Next we purchased some bookshelves off Craigslist and unpacked our many boxes of books. There were less surprises in those boxes, but it was nice to once again be able to see what we own and arrange them on our shelves, instead of keeping it all in storage.
We live in a world that thrives on media hype. Forget the details and facts. Forget context, background, and objectivity. Forget innocent until proven guilty. Instead, a video/picture/tweet of something offensive goes out and becomes viral, and suddenly the public at large decides it’s time to voice its outrage.
I’m going to try to write this post without sparking debate on any one specific current event. Is that possible? I’m not sure. I want to discuss not the right and wrong of individual incidents, but the overall phenomenon of viral anger.
What gets me about it is that people’s lives are affected (ranging from inconvenienced to completely ruined, depending on the level of the media-based outrage) because the public decides they should be – and in some cases, the public is wrong! Check out this article about a waitress who claimed she didn’t receive a tip because she’s gay. If you have the stomach for it, scroll down and read the comments, all negative and often profane, all passing sweeping judgments on conservatives in America. When the story broke, the waitress received donations of financial support from complete strangers, while those same strangers hurled venomous hatred towards the supposedly offending family.
I’m really bothered by social media based activism. When did we as a culture decide we needed fads to inspire us to give?
I’ve had this topic sitting in my mind for a while. I wanted to pick a good time to post it – not in the middle of any frenzy where it could be taken as a knee-jerk reaction to any one trend, but still close enough for those examples to be fresh in our minds. As we come off the hype of the ice bucket challenge, I think now is a good time.
I’ll begin by saying that while I did not participate in the challenge myself (no one nominated me, thank goodness), my husband did. He did it for a lot of the same reasons other people did – someone nominated him, and he figured it wasn’t a bad thing to do. It became the topic of a lot of real-life conversations in the days that followed, though – how he was going to handle the financial aspect of the challenge, who he’d give the money to, and the involuntary aspect of being “nominated to give”.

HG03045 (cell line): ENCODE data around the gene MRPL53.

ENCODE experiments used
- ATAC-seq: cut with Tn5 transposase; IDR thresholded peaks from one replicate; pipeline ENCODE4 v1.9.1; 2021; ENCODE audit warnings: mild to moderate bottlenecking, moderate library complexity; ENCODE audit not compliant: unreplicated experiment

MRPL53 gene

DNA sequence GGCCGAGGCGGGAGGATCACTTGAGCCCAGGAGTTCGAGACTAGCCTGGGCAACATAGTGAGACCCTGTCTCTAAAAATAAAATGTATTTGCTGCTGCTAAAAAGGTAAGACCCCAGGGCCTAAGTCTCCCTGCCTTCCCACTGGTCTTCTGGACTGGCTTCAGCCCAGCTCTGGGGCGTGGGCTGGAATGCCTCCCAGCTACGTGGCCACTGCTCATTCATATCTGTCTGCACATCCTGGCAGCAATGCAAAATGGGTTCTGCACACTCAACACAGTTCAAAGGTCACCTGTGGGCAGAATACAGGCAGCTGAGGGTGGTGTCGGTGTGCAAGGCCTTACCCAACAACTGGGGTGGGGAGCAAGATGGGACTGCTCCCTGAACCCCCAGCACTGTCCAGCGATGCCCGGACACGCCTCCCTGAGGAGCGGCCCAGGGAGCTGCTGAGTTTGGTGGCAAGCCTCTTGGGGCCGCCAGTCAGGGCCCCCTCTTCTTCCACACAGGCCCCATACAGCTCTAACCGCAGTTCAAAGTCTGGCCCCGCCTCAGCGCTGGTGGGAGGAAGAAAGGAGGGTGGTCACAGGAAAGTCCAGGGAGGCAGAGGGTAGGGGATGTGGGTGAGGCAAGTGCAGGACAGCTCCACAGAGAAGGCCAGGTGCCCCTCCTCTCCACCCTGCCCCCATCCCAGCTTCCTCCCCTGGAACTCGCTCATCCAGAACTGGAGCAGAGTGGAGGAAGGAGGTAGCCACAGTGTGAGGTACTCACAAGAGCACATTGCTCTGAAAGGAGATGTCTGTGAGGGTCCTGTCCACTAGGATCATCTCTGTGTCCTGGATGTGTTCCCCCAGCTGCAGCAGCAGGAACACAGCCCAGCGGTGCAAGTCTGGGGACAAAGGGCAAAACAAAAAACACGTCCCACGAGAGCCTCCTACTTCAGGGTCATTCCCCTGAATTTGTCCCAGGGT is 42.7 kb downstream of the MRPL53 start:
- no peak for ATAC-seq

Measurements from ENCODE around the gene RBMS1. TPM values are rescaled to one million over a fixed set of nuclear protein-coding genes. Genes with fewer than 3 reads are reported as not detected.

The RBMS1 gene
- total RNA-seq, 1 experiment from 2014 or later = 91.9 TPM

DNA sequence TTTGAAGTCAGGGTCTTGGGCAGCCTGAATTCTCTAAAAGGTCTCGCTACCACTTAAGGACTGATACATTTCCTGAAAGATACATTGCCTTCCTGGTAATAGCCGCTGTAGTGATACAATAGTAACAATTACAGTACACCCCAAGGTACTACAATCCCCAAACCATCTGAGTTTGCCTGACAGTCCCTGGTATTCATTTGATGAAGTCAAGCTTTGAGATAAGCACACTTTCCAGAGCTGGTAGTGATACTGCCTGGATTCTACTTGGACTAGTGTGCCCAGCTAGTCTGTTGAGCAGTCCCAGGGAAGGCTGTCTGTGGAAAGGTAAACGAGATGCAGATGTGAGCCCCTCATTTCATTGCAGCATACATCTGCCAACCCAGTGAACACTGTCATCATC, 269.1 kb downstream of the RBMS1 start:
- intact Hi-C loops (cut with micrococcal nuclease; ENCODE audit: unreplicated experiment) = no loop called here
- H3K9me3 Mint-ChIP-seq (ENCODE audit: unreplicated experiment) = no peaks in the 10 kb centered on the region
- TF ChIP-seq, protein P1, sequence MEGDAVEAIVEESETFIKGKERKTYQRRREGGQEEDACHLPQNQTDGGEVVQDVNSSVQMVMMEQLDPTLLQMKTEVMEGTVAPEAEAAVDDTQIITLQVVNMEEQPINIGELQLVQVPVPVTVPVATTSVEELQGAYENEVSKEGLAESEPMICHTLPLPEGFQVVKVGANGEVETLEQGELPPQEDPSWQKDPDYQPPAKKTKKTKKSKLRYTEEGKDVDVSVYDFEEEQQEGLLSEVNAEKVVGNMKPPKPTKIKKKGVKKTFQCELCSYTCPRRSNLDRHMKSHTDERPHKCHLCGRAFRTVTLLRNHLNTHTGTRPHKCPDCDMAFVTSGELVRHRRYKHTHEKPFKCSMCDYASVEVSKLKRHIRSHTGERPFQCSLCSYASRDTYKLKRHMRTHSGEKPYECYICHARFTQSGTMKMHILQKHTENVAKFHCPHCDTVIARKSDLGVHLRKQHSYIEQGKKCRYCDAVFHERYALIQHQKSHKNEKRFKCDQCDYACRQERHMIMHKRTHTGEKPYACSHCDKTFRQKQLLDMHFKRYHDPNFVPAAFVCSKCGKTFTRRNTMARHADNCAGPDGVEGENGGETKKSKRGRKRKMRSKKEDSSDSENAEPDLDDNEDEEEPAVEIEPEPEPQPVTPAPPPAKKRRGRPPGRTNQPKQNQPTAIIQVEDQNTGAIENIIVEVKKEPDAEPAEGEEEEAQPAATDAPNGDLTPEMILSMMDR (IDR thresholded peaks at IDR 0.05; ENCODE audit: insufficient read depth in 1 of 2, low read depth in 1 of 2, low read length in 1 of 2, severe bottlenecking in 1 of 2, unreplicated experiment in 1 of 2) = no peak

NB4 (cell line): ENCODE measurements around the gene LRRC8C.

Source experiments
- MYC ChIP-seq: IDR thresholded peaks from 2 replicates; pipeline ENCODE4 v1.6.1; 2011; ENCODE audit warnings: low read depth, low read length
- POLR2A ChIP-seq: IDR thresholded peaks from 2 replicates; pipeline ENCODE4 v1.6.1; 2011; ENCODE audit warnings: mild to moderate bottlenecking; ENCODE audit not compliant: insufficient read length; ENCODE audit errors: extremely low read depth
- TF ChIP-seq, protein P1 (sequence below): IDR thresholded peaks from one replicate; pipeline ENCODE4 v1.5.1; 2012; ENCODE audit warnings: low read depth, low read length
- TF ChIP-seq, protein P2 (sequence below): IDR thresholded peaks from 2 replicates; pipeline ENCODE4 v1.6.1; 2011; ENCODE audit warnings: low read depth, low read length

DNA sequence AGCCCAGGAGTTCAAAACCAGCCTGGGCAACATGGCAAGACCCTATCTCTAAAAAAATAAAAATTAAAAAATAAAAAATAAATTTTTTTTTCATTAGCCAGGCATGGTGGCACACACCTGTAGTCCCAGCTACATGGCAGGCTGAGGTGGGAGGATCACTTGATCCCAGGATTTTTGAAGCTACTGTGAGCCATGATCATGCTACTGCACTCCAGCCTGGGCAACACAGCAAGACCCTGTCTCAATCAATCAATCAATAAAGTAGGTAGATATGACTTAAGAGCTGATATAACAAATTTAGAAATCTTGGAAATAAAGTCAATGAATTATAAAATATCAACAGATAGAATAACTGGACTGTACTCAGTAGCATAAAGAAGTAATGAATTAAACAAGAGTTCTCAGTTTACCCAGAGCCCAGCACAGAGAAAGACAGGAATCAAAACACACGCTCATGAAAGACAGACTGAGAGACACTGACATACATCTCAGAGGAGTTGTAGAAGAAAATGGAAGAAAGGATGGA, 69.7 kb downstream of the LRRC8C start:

I have a 90 minute commute to my new job. I plan to listen to several audiobooks over the semester, but I didn’t have anything with me this week, so I just had the radio and my own thoughts to keep me entertained.
Yesterday I introduced the career research project to my students. I think it went well. It was mainly technical stuff – due dates and specific requirements and all that jazz, but I’m hoping for a more detailed discussion about what careers they’ll choose to research soon. It’s fun talking about that stuff with teenagers. It’s fun helping them think about the rest of their lives. I saw excitement in some students as we tossed a few ideas around. One of my most squirrelly boys was eager to get started, asking me after class if he could go ahead and start interviewing people in the field he wanted to pursue, even though that part of the project isn’t due for another two months. Another girl mentioned she was interested in two entirely different career fields, so she would have to choose which one she wanted to research.